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Moving hay with no equipment?

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  • #21
    Congrats on your new property !!!

    Reconnect with vendor, perhaps equipment can be provided for a fee.

    If you are very lucky, and have wonderful new neighbours, they may consider helping you out. (Insert here the need for cookies/beer/pizza, possibly money and grovelling) Problems with this plan are many. Scheduling, willingness, appropriate equipment fit for your storage. They are highly unlikely to loan tractor/skid loader to you, unless you can prove your expertise in operation. (Yeah, new unknown neighbour, please take my $100 K or more tractor to your place and see what damage you can do to it. Sorry I would not loan my tractor to you).

    Renting is an option, however very expensive. Pick up and drop off in our area will run you $300 then add the rental fees and insurance. If you do not have the expertise to drive it well, you will be slow to unload. Expect a "standing fee" if unloading takes a long time. LOL, consider the potential damage you may do! That shed door may never shut again after you clip it with the loader. If you can plan several jobs on the property, it might make sense to go this route.

    Do you have a plan for delivering hay from storage to feeding location? Is that plan workable in all weather conditions?

    I believe you should consider cancelling the order, and purchasing small squares until you have the details worked out.

    Comment

    • Original Poster

      #22
      Originally posted by fourfillies View Post
      Before you cancel verify:
      a. Hay guy can’t bring a skid steer and/or
      b. These aren’t bundled small squares. Around here our hay guys bundle small squares in to large squares for less handling. If needed, though a pain, you could break them open and move by hand

      Welcome to home horsekeeping!
      Thanks so much for your answer— they were bundled small squares!! This wasn’t explained to me on the phone but explains why our hay guy was so nonchalant about us not having a skid steer! It was a pain for sure, but I’m happy to report we’re all stocked up on hay for the winter. 😊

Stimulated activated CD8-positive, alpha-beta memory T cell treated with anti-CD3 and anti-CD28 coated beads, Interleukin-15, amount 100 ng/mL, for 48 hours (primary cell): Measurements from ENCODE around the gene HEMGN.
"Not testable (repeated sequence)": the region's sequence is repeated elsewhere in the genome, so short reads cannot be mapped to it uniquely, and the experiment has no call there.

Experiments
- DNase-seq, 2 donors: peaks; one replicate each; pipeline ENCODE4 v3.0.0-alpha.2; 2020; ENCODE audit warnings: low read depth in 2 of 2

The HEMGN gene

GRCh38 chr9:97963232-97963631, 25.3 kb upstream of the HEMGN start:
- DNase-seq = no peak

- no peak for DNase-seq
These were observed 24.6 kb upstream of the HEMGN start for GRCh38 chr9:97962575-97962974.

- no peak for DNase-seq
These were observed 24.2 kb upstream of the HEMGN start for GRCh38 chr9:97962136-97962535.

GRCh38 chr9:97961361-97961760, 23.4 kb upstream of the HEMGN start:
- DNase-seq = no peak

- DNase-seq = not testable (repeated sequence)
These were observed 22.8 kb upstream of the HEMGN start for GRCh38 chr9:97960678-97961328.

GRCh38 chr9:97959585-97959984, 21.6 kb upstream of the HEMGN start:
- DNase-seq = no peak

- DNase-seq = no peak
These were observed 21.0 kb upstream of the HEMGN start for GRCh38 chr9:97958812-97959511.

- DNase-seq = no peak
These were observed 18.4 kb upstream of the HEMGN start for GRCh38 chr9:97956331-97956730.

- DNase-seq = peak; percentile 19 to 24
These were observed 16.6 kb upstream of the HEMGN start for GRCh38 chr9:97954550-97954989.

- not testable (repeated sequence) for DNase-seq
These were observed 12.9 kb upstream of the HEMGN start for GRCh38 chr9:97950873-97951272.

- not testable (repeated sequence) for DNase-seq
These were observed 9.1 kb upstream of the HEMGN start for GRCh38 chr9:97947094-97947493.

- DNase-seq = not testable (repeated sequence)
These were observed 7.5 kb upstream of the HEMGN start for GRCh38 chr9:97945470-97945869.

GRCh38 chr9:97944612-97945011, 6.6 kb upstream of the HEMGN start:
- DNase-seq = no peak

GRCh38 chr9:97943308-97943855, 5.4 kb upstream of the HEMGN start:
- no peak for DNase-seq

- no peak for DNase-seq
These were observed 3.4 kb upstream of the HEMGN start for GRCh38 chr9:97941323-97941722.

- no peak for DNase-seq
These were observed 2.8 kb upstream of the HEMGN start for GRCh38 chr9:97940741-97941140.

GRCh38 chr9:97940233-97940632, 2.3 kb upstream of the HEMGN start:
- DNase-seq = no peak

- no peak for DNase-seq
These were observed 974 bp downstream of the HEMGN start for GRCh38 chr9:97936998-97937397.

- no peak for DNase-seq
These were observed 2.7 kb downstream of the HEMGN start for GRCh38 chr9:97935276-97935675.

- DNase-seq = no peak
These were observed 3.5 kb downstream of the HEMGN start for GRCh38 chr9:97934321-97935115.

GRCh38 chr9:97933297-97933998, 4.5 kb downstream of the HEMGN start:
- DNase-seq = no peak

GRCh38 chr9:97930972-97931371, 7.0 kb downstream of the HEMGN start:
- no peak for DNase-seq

Comment


      • #23
        No better feeling than a winter’s worth of hay in the barn 😊👍

        Comment


        • #24
          Bundled small squares are what hay suppliers around here seem to be going with, too -- 21 in a bundle.

          Comment


          • #25
            21 bale bundles is standard here now.

            That size is 8' wide and just fits most flatbed trailers and trucks, so it is easy to haul on or in most any kind of vehicle.

            Comment


            • #26
              Same here with the farm where I get my hay. Unable to find reliable help, he switched to the machine that bundles 21 bales so he could bale and put up the hay all by himself. It fits perfectly on our 5' X 10' flatbed trailer.

              Only downside is you have to get the whole bundle, and someone has to be at the farm to load it for me, because I don't know how to drive the contraption that picks them up and loads them on the trailer. He allows people to load themselves if they know how to drive it. It isn't a tractor - its a single purpose sort of thing with a really long arm on it (about the size of a school bus), as the 21-bale bundles are stacked 3 or 4 high in his hay barn.
              ~~ How do you catch a loose horse? Make a noise like a carrot! - British Cavalry joke ~~

              Comment


              • #27
                I picked up bundled hay one year with my flat bed--so nice to be loaded (6 bundles) and strapped down in 15 minutes and on my way home again...wish unloading went as fast.

                Comment


                • #28
                  Originally posted by DinkyDonk View Post
                  I picked up bundled hay one year with my flat bed--so nice to be loaded (6 bundles) and strapped down in 15 minutes and on my way home again...wish unloading went as fast.
                  Yeah, the loading is faster, but the unloading is slower since the bundles have to be cut apart to fit in our hay shed. We've had our way of dealing with small squares for many years, but now things are changing. . .

                  Comment